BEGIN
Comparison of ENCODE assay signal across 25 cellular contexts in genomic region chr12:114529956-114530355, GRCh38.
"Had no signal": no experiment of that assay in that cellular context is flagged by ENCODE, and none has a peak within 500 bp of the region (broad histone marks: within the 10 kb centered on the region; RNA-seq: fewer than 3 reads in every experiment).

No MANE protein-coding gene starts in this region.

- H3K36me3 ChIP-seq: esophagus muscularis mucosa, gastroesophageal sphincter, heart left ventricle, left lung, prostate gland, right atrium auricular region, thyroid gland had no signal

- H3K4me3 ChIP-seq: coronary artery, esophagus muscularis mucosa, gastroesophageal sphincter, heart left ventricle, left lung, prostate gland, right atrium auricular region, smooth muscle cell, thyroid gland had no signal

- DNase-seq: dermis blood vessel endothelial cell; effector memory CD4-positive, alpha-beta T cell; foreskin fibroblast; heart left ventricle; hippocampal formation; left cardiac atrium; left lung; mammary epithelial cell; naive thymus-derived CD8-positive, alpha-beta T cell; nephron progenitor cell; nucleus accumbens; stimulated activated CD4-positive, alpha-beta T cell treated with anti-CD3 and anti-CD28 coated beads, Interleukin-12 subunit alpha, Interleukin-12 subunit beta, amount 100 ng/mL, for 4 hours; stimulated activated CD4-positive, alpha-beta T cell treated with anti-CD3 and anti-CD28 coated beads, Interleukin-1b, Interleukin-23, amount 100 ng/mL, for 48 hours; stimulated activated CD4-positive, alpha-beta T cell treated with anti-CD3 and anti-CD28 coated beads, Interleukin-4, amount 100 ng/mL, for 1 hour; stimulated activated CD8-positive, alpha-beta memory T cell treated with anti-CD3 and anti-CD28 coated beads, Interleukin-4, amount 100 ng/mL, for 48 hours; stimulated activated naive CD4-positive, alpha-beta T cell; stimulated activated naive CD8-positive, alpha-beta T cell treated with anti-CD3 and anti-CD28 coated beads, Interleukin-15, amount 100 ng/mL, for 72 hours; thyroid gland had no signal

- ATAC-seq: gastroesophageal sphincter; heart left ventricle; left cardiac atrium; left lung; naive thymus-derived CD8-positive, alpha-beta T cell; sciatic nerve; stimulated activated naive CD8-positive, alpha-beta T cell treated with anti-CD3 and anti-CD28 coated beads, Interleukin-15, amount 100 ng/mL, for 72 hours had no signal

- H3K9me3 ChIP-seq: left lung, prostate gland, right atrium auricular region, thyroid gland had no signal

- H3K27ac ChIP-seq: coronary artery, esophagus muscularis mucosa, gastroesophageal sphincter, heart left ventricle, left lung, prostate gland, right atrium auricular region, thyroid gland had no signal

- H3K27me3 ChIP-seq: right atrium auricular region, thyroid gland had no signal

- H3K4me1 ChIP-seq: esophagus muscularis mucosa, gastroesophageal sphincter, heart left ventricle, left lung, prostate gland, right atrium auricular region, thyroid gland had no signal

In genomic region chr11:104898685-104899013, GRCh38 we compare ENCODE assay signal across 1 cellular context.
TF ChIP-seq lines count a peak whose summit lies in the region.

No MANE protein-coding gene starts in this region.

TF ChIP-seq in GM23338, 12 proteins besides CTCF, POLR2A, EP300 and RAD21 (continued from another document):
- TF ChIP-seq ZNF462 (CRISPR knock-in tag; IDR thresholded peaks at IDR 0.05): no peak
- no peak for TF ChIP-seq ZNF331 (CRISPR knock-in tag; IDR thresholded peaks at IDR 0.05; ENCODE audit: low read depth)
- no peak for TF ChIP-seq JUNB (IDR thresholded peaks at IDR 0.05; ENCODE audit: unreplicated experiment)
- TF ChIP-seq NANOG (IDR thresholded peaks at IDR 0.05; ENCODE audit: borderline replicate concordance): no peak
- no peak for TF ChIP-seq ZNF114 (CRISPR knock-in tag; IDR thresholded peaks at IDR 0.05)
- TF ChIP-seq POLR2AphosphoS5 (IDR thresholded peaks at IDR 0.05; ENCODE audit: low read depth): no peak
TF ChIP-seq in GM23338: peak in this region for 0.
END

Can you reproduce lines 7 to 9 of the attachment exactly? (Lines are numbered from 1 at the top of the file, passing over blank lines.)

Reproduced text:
- ATAC-seq: gastroesophageal sphincter; heart left ventricle; left cardiac atrium; left lung; naive thymus-derived CD8-positive, alpha-beta T cell; sciatic nerve; stimulated activated naive CD8-positive, alpha-beta T cell treated with anti-CD3 and anti-CD28 coated beads, Interleukin-15, amount 100 ng/mL, for 72 hours had no signal

- H3K9me3 ChIP-seq: left lung, prostate gland, right atrium auricular region, thyroid gland had no signal

- H3K27ac ChIP-seq: coronary artery, esophagus muscularis mucosa, gastroesophageal sphincter, heart left ventricle, left lung, prostate gland, right atrium auricular region, thyroid gland had no signal